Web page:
The skies are quiet.
I noticed it earlier this week when we had a succession of friendly spring days. The wind shifted and was coming from the south. Living nine miles north of the airport, spring and summer are when my house is on the landing flight path. I notice the increase of lowish flying airplanes overhead and by early summer, it is routine: another marker of the season. Sometimes, when I’m in the backyard, I pause and wave, imagining someone gazing out the window and smiling. This spring I noticed an absence of airplanes. The skies haven’t been quiet since 9/11. It was eerie then. It’s eerie now.
It seems what is normal is being replaced by what’s abnormal. It’s easy to cross the streets now while walking because the cars are parked in driveways, sidelined indefinitely. So odd is it that national insurance companies have sent out refunds. I’ve become strangely comfortable with Zoom and memorized the meeting number and password of the room I’m in most often. With kids living at home who should be in college, I’m cooking and cleaning and actively parenting once more. It wasn’t normal for me to say “enough you two,” but it’s part of the vernacular again. The old normal meant dashing home from work to maybe squeeze in some exercise before dinner and then having enough energy for an hour of TV before going to sleep and starting over. The new normal is a fifteen-second commute to and from my dining room and time for daily hour-long workouts. Much has changed and it’s a bit rattling but now more than ever, the constancy of Christ is more apparent and more comforting.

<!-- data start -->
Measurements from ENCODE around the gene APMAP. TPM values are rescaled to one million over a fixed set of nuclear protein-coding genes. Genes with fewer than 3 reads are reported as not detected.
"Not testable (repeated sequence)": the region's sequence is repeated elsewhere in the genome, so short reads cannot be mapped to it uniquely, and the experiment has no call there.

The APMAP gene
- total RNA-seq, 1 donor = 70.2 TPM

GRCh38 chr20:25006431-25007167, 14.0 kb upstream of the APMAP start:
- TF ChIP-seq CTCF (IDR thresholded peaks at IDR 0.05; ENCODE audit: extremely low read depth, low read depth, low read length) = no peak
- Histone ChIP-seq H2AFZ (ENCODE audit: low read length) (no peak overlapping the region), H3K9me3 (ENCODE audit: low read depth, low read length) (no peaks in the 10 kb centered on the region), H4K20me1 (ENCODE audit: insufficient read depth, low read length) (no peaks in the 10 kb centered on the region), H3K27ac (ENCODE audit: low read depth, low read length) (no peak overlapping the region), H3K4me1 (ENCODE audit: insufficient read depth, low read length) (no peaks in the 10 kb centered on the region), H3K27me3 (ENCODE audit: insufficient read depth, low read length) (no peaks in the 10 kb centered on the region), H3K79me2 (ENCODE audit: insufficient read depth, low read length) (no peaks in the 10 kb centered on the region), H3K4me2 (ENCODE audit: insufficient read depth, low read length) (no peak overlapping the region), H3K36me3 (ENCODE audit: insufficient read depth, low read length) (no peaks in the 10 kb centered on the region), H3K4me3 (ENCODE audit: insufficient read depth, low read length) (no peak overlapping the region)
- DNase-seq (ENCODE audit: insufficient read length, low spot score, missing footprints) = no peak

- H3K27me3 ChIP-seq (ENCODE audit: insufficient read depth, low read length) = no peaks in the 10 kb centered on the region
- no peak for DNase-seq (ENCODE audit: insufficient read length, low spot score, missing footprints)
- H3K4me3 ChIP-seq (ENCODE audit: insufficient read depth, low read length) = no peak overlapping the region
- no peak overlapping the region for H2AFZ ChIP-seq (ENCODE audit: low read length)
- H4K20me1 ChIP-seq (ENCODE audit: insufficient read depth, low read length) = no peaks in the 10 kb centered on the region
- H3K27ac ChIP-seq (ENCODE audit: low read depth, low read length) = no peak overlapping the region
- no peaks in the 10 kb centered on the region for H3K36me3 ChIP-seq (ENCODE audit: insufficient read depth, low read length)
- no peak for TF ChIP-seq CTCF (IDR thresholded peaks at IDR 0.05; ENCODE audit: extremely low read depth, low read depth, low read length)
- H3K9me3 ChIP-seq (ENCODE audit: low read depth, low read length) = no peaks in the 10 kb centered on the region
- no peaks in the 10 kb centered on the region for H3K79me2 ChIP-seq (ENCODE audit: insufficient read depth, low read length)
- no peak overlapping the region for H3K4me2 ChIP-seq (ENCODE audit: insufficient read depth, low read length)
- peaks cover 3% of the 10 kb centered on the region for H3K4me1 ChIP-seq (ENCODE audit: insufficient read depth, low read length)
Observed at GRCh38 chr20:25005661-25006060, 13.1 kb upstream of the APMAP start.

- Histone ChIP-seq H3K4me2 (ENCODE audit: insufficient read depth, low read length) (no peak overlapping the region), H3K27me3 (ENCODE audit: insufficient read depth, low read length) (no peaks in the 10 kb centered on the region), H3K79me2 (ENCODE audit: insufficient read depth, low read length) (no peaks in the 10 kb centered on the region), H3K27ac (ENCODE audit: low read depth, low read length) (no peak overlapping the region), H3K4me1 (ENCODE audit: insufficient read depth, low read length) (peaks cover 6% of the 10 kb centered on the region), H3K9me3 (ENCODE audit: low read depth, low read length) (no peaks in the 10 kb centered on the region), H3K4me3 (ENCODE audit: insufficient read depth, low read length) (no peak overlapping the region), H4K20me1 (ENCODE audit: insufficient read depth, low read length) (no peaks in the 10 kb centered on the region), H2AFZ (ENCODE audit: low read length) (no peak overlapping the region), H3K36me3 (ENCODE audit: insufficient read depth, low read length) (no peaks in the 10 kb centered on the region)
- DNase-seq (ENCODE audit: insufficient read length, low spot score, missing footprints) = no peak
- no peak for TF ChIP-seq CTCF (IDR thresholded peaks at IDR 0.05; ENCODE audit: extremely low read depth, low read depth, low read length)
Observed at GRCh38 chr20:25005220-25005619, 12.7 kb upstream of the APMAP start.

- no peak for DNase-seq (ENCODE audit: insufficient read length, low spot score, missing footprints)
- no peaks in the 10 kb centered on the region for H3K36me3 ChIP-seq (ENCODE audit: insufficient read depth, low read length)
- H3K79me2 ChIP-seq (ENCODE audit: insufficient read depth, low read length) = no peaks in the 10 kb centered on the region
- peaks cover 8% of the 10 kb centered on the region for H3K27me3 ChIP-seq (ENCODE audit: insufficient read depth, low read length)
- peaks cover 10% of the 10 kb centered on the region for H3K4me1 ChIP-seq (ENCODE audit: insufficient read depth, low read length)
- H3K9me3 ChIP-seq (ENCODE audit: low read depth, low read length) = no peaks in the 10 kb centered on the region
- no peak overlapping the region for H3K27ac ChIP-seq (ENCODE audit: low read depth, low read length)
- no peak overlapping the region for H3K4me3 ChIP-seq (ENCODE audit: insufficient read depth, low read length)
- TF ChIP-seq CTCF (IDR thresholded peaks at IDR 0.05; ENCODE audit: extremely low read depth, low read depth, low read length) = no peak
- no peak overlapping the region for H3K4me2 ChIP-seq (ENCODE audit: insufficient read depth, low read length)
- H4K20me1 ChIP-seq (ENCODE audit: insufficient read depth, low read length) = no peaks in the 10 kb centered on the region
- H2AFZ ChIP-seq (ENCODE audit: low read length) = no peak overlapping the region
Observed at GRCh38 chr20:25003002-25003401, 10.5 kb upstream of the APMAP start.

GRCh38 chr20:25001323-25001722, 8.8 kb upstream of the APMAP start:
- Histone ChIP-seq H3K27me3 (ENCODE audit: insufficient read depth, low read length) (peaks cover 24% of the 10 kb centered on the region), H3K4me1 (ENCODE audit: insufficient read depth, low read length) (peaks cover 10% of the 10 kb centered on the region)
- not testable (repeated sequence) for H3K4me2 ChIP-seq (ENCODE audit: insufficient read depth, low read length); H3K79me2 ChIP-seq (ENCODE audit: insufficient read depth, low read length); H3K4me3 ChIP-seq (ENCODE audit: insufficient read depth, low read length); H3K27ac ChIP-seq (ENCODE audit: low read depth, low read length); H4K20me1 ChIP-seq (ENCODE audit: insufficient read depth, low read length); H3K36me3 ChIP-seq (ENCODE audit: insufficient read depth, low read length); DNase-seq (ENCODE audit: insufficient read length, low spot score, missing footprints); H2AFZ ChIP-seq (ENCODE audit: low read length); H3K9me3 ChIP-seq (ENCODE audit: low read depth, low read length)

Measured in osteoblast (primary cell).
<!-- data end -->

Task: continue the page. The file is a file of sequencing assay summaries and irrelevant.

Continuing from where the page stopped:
Continuing to Serve
While many of us struggle to reinvent our daily prayer because of wildly altered schedules, we discover that Jesus has gone nowhere. And if we are receptive, the words of St. Paul in Romans—when troubles increase, so does grace (see Romans 5:20)—will become more relevant. I am trying to manage my exposure to COVID-related information in order to manage my stress level. I am trying to be smart about being informed enough, but not slip into the fray of futile arguments. I am focusing instead on the graces and one of those is seeing the beautiful shepherding our priests are offering. My priest friends say they are busier now than before. Rather than this being a time for a sabbatical, they are finding ways to care for their flocks.
The job of the priest is highly relational. I wondered how they continue to serve when they don’t get to see us for Mass and conversation after when they can’t have coffee meetings, and dinner at our houses, when even anointing and visiting the sick is curtailed.
New Space for Confessions
I read about Fr. Daniel O’Mullane in Booton, New Jersey who purchased a plastic shed and every day goes into it, offering the sacrament of confession through a window.
Fr. Kevin McManaman in Big Bend, Wisconsin tried the outdoor confession thing but it’s cold in Wisconsin in spring so he made a “tree fort” in his church. He set up partitions with screens, put blue tape on the floor four feet away, and sits two feet away on his side with his back to the screen. People can pull up a chair from the clean chair pile, but most stand for their confession.
Catechesis for the Youth
Fr. Patrick Heppe in Waukesha, Wisconsin tries to do something daily online for the school and religious education kids. On Holy Thursday he dressed up like a shepherd and carried a stuffed lamb further deepening the connection of our Lord as a shepherd and we as his flock.